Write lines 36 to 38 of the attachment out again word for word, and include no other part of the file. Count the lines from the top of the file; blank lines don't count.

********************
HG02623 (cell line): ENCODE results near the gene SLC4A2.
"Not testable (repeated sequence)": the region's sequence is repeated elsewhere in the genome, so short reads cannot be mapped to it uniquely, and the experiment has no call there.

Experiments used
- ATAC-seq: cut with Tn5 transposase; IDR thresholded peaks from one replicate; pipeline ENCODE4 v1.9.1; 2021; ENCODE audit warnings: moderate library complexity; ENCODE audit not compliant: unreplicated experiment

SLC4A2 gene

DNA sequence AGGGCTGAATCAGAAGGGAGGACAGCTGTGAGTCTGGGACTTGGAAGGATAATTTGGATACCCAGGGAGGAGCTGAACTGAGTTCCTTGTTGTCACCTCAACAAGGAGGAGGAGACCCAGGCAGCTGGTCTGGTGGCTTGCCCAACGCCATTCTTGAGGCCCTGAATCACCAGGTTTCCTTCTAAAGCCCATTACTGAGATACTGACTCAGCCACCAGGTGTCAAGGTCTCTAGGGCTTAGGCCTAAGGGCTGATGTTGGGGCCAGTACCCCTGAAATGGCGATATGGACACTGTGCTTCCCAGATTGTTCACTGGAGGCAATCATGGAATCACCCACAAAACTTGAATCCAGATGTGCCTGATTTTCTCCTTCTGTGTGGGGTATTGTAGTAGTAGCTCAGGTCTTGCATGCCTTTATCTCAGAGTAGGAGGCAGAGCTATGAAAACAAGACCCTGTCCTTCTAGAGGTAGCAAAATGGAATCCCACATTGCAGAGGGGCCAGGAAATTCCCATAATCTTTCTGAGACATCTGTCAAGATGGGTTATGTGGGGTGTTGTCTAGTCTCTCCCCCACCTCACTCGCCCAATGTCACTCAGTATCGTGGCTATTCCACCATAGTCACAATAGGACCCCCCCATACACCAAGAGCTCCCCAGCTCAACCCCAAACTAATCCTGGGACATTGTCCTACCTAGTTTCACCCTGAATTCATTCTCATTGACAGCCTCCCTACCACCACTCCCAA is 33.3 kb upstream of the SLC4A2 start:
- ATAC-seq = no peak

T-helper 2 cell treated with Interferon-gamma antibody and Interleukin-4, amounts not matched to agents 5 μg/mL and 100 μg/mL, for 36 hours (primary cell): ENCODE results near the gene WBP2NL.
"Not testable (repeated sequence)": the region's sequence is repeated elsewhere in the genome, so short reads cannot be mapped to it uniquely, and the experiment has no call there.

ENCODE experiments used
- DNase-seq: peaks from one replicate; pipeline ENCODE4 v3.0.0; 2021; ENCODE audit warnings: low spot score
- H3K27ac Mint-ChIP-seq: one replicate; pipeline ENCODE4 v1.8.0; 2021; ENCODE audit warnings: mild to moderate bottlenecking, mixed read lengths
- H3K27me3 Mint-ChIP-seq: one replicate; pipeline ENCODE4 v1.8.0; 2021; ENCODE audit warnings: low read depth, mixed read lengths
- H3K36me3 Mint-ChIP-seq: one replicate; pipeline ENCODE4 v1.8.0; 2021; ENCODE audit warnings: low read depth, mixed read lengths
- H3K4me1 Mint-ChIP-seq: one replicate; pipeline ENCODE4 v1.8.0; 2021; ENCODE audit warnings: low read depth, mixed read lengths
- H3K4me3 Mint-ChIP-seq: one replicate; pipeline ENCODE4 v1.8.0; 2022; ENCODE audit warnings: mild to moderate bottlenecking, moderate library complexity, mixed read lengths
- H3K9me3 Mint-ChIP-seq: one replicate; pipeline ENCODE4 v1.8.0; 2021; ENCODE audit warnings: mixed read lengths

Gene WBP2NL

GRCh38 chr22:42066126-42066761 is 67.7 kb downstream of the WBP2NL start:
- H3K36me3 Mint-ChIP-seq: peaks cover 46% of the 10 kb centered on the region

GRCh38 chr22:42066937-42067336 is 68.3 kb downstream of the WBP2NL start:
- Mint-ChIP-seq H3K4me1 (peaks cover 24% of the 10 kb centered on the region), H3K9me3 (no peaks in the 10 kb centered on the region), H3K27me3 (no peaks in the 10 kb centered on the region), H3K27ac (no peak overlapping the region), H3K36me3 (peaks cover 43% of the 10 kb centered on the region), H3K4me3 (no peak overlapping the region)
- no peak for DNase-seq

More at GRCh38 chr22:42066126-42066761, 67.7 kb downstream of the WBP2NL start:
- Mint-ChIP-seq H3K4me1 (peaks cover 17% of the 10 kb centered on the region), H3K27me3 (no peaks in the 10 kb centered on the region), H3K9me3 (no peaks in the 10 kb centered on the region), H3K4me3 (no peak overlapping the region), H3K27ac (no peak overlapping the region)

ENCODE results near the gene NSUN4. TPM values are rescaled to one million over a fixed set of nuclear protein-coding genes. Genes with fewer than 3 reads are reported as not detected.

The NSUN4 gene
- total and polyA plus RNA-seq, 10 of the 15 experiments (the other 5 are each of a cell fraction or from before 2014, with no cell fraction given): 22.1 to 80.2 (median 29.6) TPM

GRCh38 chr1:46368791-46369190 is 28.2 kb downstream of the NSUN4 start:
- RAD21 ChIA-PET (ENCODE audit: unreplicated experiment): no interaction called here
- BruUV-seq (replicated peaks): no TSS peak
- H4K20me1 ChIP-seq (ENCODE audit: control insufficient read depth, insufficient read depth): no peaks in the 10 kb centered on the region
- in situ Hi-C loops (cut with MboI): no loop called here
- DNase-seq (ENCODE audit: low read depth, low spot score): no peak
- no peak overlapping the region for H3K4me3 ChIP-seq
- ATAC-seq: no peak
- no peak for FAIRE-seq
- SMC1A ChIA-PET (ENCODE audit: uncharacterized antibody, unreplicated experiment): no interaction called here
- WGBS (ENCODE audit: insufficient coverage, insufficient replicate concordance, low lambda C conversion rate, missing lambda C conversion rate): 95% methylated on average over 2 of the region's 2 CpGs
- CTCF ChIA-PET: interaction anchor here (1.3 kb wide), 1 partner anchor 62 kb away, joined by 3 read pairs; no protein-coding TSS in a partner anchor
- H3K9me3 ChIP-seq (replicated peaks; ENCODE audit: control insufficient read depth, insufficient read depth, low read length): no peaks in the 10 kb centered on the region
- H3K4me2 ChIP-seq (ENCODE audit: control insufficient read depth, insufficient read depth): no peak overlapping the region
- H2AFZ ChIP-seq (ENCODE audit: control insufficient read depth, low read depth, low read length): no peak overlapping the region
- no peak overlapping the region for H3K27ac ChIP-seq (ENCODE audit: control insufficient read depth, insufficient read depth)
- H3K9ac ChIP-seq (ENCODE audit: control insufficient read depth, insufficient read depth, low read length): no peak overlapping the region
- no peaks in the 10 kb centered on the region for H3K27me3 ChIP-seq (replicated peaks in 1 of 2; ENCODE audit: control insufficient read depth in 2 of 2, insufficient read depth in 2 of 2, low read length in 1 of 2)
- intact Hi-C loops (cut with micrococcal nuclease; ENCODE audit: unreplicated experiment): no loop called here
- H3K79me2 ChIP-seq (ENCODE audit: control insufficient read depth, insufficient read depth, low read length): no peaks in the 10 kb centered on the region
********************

- ATAC-seq: no peak
- no peak for FAIRE-seq
- SMC1A ChIA-PET (ENCODE audit: uncharacterized antibody, unreplicated experiment): no interaction called here